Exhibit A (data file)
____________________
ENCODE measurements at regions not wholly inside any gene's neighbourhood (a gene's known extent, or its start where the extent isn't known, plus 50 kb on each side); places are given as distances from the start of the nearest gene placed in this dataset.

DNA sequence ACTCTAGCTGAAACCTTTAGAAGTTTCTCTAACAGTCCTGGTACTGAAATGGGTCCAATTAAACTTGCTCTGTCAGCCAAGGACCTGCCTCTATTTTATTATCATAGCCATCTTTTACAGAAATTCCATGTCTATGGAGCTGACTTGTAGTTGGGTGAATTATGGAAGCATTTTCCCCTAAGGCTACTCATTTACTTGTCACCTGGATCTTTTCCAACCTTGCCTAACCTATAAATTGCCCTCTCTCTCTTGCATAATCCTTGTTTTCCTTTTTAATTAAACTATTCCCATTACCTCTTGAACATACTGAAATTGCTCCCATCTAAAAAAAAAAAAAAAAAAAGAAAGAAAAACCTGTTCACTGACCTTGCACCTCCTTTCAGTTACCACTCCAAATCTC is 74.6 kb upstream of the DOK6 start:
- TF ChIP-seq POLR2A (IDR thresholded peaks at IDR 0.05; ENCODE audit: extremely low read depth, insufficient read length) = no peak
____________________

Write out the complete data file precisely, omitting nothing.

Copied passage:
ENCODE measurements at regions not wholly inside any gene's neighbourhood (a gene's known extent, or its start where the extent isn't known, plus 50 kb on each side); places are given as distances from the start of the nearest gene placed in this dataset.

DNA sequence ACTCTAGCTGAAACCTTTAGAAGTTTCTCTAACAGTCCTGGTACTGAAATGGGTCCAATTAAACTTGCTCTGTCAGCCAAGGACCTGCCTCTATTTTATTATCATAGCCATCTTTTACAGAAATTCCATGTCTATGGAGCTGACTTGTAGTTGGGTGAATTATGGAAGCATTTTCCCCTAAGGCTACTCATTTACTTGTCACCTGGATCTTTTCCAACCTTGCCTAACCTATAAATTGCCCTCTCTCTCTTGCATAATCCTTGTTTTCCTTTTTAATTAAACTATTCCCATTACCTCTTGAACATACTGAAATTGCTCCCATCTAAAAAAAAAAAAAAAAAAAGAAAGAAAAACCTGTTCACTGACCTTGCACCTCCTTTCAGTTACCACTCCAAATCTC is 74.6 kb upstream of the DOK6 start:
- TF ChIP-seq POLR2A (IDR thresholded peaks at IDR 0.05; ENCODE audit: extremely low read depth, insufficient read length) = no peak